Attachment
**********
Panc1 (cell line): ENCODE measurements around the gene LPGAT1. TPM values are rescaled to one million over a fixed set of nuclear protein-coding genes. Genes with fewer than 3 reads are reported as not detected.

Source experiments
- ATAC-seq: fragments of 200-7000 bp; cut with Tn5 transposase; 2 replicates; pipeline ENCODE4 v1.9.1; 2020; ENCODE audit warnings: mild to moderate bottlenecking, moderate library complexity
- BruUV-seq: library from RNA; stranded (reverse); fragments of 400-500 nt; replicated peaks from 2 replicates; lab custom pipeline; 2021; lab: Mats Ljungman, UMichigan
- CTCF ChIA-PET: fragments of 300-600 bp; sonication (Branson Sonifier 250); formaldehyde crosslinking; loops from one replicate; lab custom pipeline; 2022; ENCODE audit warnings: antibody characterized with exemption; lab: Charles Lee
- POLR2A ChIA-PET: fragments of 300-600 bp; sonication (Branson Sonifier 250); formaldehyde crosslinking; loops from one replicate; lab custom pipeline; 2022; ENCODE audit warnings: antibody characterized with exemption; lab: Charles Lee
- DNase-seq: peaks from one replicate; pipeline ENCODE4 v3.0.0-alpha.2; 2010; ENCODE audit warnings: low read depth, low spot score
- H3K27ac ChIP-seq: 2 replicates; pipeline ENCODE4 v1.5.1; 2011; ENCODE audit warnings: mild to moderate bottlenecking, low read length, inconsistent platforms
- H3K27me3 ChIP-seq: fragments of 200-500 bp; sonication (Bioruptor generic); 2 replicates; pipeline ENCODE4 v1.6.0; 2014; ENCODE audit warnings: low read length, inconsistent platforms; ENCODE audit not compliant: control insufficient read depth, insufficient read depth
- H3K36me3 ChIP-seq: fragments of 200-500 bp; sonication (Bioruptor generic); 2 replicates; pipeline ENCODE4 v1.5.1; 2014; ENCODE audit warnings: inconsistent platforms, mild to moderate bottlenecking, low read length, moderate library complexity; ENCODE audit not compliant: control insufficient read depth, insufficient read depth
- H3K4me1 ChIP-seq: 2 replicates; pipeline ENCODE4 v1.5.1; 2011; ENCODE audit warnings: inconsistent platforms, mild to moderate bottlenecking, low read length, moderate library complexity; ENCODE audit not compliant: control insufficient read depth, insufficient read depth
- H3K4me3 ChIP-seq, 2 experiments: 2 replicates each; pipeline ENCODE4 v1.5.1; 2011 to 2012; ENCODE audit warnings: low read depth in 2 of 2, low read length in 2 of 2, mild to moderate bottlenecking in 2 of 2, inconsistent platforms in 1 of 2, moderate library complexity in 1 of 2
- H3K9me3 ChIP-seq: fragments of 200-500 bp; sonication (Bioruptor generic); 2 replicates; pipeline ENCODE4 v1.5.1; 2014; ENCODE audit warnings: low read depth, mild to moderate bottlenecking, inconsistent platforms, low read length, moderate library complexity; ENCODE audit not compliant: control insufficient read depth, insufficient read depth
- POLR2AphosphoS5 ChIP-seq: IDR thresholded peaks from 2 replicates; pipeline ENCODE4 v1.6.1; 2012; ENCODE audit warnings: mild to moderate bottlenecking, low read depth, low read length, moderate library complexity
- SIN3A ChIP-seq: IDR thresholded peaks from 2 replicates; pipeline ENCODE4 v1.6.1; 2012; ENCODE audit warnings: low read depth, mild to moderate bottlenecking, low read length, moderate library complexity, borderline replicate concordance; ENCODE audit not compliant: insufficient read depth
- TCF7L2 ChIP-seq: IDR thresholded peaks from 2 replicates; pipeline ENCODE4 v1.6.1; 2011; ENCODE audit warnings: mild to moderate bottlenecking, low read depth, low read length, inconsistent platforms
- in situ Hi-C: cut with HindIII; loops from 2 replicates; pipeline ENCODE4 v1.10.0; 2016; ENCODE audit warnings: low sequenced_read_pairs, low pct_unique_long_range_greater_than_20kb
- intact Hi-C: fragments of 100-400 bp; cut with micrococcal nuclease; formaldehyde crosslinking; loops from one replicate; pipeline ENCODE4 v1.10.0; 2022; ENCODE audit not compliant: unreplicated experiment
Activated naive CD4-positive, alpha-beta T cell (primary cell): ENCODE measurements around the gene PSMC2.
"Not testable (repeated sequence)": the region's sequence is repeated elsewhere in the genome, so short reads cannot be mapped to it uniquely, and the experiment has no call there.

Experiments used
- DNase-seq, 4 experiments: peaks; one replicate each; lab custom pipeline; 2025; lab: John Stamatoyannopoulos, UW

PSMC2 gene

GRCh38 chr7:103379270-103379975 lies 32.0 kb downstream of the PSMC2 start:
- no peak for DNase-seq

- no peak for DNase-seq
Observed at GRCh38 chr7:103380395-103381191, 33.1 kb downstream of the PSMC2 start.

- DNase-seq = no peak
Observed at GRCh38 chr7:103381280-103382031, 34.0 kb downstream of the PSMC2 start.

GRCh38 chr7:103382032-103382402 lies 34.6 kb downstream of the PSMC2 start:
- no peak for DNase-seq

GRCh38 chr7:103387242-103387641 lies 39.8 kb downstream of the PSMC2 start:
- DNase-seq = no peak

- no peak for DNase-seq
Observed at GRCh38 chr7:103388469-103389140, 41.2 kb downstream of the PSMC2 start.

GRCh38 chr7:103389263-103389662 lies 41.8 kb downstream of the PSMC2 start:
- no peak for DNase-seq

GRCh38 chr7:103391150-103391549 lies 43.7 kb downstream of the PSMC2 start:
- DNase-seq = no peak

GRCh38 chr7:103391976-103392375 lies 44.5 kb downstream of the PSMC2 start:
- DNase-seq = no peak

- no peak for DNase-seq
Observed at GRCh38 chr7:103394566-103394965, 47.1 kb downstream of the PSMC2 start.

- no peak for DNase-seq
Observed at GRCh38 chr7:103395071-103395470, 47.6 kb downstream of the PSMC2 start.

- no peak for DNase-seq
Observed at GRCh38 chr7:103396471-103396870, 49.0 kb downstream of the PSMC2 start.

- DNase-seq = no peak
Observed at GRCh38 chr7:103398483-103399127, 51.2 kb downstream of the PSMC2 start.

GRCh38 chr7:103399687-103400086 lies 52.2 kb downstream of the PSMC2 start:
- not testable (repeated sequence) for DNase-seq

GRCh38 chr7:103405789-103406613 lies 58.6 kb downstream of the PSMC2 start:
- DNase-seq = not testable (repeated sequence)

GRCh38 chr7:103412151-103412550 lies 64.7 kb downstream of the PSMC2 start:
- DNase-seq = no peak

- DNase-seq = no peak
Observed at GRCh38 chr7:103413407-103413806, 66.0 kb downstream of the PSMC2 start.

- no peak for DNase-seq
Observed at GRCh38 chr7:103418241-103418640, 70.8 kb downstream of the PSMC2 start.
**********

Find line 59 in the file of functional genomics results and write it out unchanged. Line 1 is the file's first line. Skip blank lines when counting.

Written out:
Observed at GRCh38 chr7:103418241-103418640, 70.8 kb downstream of the PSMC2 start.